The book “Trust Me, I’m an Arab” has recently been published, in English, by Omar Badour.
The book which he reviews its practical experience of those in the West to build business and trade partnerships with the Arab world.
He trying to provide a lot of instructions and advice to Western businessmen and companies, which Al – Badur regards as “unwritten rules” for doing business in the Arab world.
Albadour offers guidance and advice in a smooth and simple manner as an Arab living in the West with a vision of two different cultures, dealing with Arabs and Westerners.
His accumulated experience in producing this book came through his chairmanship of the “London Arab Foundation, which has presented and continues to deliver numerous events and achievements, such as the “Arab Women’s Annual Award” in London, in partnership with British institutions, government organizations, civil society organizations, and universities.
In addition to the publication of “The London Arab Newspaper,” which deals with topics of interest to the Arab community in the United Kingdom, AL – Badour is the editor – in – chief, as well as the annual “Arab Art and Fashion Week” in London. All of them focus on the development of cultural relations between the countries of the Arab world and the United Kingdom, and the strengthening of friendship between the British people and the Arab peoples.
Buddur’s style of writing is sequential, simple, and straightforward, and he turns us to ” criticism in a sharp way ” that makes the reader feel like he’s dealing with a friend who has information and experience in this area, and attracts him to continue reading.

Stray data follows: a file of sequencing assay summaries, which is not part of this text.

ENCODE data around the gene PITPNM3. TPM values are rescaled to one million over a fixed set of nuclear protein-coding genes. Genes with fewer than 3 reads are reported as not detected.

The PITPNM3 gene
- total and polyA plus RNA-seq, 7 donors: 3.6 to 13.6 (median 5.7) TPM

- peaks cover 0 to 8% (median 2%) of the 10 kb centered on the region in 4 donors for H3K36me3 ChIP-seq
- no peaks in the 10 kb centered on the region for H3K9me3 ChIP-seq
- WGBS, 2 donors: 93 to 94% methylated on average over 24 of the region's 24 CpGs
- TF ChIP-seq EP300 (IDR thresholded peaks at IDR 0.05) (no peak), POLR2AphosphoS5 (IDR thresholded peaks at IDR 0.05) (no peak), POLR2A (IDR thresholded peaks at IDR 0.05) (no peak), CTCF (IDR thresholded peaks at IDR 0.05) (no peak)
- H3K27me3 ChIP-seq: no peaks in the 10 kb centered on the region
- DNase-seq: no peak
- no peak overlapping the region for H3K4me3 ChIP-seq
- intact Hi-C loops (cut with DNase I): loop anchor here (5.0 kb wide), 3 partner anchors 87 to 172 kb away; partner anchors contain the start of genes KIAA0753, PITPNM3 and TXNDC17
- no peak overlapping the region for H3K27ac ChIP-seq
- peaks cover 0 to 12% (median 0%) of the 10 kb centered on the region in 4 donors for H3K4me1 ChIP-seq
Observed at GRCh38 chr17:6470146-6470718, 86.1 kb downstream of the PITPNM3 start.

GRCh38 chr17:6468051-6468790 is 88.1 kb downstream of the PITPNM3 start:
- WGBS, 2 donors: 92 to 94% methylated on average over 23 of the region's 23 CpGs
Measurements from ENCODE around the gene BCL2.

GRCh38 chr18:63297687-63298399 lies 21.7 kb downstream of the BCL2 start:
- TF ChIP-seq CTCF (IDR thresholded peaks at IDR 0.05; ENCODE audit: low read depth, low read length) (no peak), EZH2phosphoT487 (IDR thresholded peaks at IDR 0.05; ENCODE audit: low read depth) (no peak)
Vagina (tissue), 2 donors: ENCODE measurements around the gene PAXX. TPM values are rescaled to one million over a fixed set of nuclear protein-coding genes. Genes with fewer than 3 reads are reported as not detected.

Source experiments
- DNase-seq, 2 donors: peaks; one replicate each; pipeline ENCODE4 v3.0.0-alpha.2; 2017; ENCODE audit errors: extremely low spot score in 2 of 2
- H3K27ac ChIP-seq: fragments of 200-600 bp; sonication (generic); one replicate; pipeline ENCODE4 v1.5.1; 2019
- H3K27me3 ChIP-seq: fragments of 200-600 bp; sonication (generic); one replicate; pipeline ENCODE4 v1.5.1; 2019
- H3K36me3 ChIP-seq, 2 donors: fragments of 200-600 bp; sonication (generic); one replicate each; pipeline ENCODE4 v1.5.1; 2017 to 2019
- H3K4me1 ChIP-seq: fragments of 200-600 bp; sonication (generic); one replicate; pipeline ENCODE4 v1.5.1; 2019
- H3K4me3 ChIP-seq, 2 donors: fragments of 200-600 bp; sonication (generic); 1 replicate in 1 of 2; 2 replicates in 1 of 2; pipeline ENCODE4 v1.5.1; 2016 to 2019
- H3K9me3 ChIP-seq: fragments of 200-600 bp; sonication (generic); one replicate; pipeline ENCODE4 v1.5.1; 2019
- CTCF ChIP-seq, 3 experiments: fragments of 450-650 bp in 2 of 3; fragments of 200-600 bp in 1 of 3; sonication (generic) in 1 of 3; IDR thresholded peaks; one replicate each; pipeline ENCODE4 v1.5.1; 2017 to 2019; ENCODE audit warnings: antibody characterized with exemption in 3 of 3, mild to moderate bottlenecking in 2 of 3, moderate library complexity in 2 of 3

Al – Badur wants to help Western readers understand the Arab world in a few words and through the infographics in a smooth and clear way, so that the readers have in mind an in-depth understanding of the cultural differences between the West and the Arab world, using images that symbolize the Arab world and other images that symbolize the West. the book is also a reference for concepts and terms specific to each other’s culture to understand each other.
The book is consisting of 193 pages of medium pieces. It contains an introduction and 14 chapters and endings. The introduction was written by Sir Hugh Robertson, former Secretary of State for the Middle East and North Africa at the British Foreign Office, Sir Hugh described Albadour as “enjoying the advantage of overlapping the two cultures and spending 15 years trying to help the West and the Arab world work better together.”
From Sir Hugh’s point of view, the book is useful and its release comes at a time when the UK is looking to re-establish its relations beyond its European neighbors (Britain’s departure from the European Union – Brexit), and at a time when the Arab world is often misinterpreted and misinterpreted in the West.
Badur points out that some of his comments in the book may not like a number of people in the Arab world or in the West, but he emphasizes his respect for the Western and Arab cultures, although his tone sometimes seems to be critical of both Arabs and Westerners. He explains that he learned a lot from Western culture, and that Arab culture is an integral part of him and his personality, but through this book, he tries to bridge a content gap between Westerners and Arabs.